HOW TO WRITE A KILLER PODCAST SCRIPT WITH SARAH RHEA WERNER

  • When you start to write a podcast script, you’re going to make a series of choices.
    • The first choice: what kind of tools are you going to use to make your story? How are you going to format your script? Where do you want to write your script? Final Draft, Celtx, Microsoft Word, etc… Maybe you want to start by hand writing.
    • The next choice: what sort of episode and series structure would you like to use? What kind of story do I want to tell, and how do I want to break up that story for listeners? An episode can be as long or as short as it needs to be to tell your story. A piece of advice that has stuck with Sarah: “There is no such thing as a podcast that’s too long, only too boring.” We aren’t working within a regulated medium. Think about how you want to structure your show beforeyou start writing it so that you are writing it to the structure. There is no set structure in fiction podcasting right now which is what makes it such an exciting time to be a fiction podcaster.
    • You also get to choose how much planning you want to do ahead of time. There’s room to be flexible—you can plot methodically, or you can write by the seat of your pants. You can be a “plotter” or a “pantser!” It’s also okay if things change along the way.
  • One thing that’s unique in audio fiction is that the writing stands out in a way that’s unique from other mediums. Visuals are often a band-aid for bad writing in movies and TV—we don’t have that luxury in podcasting. We can only rely on our dialogue and our sound effects. The audience is relying on you as the writer to navigate them through your world. It’s going to make your writing a bit different.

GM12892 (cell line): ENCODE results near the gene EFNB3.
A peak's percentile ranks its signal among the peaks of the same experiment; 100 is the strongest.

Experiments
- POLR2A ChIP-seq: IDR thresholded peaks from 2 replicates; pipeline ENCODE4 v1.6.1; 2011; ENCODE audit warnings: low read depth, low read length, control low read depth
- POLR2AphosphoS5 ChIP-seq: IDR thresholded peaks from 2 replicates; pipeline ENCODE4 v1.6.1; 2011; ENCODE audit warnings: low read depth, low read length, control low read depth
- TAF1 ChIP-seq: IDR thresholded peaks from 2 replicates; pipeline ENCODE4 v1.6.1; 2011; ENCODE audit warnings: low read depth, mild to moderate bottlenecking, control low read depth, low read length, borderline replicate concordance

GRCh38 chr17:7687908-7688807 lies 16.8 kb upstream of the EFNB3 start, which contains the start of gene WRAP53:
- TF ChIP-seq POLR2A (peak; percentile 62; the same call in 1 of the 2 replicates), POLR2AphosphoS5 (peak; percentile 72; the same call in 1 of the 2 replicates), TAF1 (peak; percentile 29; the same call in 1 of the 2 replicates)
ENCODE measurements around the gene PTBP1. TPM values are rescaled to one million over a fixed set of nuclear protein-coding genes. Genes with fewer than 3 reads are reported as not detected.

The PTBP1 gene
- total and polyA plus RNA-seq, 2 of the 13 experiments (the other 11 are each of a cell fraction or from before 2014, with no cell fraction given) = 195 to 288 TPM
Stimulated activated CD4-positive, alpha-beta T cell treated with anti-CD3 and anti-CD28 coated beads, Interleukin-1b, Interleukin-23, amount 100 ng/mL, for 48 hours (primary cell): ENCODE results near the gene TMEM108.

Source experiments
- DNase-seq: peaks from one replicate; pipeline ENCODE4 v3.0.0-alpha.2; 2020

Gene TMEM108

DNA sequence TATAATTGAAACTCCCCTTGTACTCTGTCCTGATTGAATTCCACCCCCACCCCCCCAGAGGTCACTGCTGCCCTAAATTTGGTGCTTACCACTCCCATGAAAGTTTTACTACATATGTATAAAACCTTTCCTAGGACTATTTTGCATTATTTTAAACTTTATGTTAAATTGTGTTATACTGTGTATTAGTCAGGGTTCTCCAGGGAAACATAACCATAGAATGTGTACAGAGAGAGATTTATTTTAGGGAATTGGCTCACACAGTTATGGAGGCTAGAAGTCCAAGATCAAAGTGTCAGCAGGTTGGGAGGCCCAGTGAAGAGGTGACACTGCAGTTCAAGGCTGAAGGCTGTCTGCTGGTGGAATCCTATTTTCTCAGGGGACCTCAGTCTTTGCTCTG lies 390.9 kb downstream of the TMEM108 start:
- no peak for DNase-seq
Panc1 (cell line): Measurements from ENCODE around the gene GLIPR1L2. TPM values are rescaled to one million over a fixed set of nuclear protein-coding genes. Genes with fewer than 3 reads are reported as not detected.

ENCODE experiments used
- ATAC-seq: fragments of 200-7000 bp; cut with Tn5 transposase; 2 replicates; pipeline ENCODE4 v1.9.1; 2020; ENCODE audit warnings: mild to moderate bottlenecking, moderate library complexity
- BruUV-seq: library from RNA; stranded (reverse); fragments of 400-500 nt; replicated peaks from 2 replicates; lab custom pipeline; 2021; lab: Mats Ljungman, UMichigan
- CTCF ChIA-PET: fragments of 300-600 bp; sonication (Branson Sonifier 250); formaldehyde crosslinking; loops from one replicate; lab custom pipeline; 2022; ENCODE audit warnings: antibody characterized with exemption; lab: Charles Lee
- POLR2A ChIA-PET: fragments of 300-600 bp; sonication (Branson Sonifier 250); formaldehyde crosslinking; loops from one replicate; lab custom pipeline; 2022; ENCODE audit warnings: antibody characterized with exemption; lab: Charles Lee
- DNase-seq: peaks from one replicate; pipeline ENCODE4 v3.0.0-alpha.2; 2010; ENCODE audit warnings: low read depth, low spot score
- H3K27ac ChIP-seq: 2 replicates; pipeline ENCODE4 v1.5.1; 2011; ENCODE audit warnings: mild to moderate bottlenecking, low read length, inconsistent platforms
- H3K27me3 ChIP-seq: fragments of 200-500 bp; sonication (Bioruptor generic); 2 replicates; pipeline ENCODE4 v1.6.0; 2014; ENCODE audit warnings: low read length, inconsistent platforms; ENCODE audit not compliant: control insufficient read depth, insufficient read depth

• Dialogue
    • You’re not focusing on things that are happening, but on things that are The interaction is what creates the sound. This will create an immersive experience where the listener becomes a participant in what you’re creating. To accomplish this, I use stage directions to indicate what things sound like. All actions need to be audio-focused. What does it sound like, and how do you convey what it sounds like within you’re writing?
    • Who is going to be reading this script? Do you have a team? Are you going to be doing your own sound design? If not, how can you make the sound cues as clear as possible for the people who will be doing your sound design to help them create the soundscape you are imagining.
    • Be sure to be explicit about the emotions and tone you need to come through in stage directions for the actors. This is especially true if you are doing remote recording.
    • It’s so important to have dialogue that sounds natural. Audience will be filtering it through their “reality filter” – is this how people actually talk? Be honest to your world, but if you’re writing something contemporary, be sure to make it natural sounding. Listen in your life how people actually talk to each other. Part of creating natural dialogue is interruption, “um”s, gasping, laughing at jokes. Adding these little details make things feel real.
    • Too many fiction podcasters rely on dialogue to convey action. Be very cautious and make sure you are writing things that people would actually say.
    • You can also develop your characters through dialogue in a way you can’t in other mediums. Having someone who cuts everyone off, or interrupts. These details indicate what a person is really like.